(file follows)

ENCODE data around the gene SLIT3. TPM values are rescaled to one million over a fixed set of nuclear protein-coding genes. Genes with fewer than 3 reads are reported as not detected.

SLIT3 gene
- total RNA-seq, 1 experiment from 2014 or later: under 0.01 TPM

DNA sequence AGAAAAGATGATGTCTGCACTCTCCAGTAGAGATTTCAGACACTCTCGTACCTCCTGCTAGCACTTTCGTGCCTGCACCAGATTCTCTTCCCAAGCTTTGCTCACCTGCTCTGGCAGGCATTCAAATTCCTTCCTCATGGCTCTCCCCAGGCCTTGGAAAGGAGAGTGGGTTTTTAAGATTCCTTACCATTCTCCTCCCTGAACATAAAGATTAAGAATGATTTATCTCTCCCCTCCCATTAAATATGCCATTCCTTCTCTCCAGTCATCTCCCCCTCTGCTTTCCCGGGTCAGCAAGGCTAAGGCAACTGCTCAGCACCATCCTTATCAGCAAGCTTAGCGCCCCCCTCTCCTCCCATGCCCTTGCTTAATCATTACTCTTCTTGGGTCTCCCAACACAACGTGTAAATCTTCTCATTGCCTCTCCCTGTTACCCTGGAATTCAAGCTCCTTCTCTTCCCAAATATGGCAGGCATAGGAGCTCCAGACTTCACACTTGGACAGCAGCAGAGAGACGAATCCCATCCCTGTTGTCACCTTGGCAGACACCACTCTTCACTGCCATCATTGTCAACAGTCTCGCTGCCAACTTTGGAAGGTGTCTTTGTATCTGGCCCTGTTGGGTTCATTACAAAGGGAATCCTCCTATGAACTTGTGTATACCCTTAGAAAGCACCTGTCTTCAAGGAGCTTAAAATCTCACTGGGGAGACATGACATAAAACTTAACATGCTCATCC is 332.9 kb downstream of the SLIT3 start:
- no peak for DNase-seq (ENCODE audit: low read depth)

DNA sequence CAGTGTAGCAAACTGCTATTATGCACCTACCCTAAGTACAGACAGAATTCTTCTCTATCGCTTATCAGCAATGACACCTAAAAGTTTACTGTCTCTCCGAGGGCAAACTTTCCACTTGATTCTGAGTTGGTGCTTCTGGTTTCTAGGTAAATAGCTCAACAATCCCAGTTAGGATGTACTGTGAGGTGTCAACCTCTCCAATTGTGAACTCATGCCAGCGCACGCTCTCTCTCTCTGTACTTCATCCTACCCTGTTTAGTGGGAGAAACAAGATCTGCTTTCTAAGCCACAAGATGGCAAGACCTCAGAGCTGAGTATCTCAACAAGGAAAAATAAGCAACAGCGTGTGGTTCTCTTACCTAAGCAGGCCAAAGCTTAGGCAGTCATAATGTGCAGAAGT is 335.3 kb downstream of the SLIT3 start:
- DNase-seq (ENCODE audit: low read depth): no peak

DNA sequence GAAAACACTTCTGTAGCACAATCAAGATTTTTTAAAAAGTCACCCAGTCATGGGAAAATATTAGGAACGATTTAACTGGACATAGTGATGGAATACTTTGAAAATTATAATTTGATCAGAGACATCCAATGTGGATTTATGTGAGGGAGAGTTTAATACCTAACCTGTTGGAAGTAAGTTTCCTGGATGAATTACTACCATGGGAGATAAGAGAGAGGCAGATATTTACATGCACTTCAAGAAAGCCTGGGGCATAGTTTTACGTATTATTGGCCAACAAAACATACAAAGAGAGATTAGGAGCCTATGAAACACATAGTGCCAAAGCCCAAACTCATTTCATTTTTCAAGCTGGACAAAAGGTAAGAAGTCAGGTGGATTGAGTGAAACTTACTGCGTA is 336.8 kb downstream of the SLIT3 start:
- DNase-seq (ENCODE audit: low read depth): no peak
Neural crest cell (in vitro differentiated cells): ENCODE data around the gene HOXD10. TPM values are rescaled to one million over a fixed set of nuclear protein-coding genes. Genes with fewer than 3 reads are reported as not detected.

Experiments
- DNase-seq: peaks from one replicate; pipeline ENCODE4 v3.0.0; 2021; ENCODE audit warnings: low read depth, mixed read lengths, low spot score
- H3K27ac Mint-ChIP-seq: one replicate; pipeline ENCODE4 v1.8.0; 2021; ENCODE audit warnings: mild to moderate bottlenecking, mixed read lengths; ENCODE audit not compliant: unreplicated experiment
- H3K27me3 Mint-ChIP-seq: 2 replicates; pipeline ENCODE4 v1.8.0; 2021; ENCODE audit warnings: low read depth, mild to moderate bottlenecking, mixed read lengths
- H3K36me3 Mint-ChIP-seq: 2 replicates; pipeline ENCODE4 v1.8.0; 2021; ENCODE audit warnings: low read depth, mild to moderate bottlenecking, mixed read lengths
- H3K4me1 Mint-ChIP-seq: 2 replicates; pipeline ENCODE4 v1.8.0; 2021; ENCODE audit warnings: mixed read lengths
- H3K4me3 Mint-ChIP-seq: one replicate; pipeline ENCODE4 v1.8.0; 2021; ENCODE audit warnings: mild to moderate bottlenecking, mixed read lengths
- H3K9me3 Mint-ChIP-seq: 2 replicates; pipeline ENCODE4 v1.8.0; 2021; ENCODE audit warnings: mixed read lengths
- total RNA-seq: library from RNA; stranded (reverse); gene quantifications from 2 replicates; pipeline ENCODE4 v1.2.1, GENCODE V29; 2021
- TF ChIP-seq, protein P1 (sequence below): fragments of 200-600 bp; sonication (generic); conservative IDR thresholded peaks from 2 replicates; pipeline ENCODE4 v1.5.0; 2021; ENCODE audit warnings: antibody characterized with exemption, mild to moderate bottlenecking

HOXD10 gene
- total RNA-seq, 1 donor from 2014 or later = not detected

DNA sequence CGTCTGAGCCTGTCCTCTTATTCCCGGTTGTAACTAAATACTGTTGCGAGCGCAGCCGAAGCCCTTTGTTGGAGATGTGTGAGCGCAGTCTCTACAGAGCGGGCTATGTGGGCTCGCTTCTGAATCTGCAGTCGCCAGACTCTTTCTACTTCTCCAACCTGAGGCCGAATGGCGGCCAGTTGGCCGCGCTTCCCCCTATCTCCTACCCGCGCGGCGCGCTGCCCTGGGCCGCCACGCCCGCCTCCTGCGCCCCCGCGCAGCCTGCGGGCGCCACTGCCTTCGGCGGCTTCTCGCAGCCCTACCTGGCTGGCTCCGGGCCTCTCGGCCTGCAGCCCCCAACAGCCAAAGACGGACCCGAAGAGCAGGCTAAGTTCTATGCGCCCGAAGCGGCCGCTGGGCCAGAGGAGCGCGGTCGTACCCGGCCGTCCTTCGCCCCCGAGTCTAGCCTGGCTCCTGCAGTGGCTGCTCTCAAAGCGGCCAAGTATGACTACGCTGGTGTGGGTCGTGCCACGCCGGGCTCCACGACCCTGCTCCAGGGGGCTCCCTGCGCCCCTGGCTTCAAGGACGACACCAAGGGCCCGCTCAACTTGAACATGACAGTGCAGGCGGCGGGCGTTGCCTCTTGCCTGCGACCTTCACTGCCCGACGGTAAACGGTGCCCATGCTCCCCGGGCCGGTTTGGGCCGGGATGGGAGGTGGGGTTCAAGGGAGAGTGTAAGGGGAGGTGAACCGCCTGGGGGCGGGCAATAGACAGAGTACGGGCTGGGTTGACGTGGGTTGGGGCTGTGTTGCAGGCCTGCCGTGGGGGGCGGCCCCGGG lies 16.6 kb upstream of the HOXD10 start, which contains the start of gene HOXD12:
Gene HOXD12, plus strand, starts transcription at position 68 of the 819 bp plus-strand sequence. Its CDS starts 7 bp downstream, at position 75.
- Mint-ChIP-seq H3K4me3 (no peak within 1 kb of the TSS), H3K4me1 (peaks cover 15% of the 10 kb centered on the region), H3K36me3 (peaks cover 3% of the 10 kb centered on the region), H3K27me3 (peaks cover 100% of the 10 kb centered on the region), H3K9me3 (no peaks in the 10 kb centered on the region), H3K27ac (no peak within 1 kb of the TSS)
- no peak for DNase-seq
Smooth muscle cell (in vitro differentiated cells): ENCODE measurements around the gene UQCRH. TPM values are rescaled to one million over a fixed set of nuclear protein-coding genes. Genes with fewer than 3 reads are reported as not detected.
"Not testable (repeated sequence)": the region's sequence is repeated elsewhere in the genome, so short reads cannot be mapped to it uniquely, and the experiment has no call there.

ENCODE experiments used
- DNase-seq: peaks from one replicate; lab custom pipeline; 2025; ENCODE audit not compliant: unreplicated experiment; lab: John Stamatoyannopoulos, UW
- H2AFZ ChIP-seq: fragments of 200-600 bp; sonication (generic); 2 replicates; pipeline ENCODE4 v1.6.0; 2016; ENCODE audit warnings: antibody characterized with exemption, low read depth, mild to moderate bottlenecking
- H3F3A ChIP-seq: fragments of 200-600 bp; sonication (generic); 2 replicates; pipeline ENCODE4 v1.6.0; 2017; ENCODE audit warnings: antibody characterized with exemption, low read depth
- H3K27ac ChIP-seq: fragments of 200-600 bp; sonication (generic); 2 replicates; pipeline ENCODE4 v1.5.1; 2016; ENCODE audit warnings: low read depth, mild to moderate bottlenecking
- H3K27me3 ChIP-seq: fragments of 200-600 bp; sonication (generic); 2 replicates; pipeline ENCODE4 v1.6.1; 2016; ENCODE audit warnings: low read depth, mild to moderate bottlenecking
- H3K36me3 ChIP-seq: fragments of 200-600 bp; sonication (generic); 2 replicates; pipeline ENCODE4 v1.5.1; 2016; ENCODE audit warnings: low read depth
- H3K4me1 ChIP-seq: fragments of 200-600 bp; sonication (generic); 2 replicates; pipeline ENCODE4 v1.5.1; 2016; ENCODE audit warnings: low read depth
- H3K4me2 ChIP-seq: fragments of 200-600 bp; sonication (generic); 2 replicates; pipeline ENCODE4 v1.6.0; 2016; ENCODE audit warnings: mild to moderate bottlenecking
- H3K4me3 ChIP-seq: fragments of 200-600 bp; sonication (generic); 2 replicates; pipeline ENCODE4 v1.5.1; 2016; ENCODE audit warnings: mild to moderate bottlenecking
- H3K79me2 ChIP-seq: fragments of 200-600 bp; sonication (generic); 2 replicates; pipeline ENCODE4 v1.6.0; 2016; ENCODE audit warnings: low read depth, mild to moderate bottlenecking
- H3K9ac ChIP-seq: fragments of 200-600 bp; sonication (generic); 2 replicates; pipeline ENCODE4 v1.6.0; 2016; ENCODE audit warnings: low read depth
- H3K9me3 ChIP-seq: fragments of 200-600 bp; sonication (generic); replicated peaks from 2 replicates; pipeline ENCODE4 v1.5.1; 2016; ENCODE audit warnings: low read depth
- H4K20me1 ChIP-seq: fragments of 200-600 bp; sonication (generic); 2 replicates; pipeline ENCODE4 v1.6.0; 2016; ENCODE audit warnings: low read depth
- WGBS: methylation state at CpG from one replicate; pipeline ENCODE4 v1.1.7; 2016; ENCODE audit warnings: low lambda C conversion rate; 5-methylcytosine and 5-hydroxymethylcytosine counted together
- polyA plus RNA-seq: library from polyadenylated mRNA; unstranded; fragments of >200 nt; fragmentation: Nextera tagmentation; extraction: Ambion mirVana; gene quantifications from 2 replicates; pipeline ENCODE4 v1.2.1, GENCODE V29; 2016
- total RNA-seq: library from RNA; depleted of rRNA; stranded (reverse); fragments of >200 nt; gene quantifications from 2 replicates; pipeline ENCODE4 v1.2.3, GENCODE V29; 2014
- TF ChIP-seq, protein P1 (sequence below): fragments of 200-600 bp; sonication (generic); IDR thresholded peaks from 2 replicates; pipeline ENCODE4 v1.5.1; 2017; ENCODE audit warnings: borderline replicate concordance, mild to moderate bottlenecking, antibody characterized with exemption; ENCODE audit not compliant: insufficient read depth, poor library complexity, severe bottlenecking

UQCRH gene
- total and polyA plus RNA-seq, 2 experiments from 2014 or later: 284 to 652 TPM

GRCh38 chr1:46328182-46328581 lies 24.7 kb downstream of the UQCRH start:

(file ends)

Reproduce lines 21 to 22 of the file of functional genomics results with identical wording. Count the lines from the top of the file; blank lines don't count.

HOXD10 gene
- total RNA-seq, 1 donor from 2014 or later = not detected